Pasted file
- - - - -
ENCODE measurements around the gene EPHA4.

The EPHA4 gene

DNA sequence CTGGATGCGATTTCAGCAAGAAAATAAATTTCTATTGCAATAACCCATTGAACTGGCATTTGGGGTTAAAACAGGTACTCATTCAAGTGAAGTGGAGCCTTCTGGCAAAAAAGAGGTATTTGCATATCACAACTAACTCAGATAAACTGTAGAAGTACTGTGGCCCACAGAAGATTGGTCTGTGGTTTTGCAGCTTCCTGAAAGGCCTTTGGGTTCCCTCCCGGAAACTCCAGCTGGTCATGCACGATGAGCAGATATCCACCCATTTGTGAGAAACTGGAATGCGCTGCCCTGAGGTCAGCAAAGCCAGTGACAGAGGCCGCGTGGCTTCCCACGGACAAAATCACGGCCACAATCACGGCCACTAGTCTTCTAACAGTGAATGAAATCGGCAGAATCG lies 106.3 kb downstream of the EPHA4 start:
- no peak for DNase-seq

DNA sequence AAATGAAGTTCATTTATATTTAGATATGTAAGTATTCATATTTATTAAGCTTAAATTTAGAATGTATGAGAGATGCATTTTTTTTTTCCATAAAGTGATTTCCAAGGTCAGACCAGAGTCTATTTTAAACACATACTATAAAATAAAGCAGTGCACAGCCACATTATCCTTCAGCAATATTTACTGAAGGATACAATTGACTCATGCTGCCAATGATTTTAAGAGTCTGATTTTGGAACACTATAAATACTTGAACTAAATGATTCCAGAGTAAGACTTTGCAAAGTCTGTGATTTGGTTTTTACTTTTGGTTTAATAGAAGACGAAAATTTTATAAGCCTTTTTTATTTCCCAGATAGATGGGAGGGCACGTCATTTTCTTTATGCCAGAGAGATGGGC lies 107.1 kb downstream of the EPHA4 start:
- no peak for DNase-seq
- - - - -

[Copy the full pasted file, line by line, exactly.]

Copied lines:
ENCODE measurements around the gene EPHA4.

The EPHA4 gene

DNA sequence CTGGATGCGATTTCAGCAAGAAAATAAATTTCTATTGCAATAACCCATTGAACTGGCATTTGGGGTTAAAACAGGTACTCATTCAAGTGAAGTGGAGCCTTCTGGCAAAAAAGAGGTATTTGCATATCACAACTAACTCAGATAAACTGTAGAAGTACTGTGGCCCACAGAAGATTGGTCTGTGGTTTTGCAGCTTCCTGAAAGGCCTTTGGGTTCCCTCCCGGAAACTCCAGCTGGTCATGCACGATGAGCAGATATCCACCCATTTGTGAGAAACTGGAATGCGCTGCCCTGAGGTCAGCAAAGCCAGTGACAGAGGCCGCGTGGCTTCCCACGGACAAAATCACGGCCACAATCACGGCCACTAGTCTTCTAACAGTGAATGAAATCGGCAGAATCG lies 106.3 kb downstream of the EPHA4 start:
- no peak for DNase-seq

DNA sequence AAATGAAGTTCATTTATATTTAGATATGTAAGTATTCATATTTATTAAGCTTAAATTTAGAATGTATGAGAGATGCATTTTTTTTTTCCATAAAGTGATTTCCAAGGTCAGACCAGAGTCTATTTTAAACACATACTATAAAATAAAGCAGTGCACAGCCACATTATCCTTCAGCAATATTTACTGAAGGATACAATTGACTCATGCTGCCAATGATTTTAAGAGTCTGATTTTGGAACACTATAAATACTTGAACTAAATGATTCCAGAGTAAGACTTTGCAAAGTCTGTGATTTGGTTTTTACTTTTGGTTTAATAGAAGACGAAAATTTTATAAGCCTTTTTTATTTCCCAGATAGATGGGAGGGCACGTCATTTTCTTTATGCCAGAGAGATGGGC lies 107.1 kb downstream of the EPHA4 start:
- no peak for DNase-seq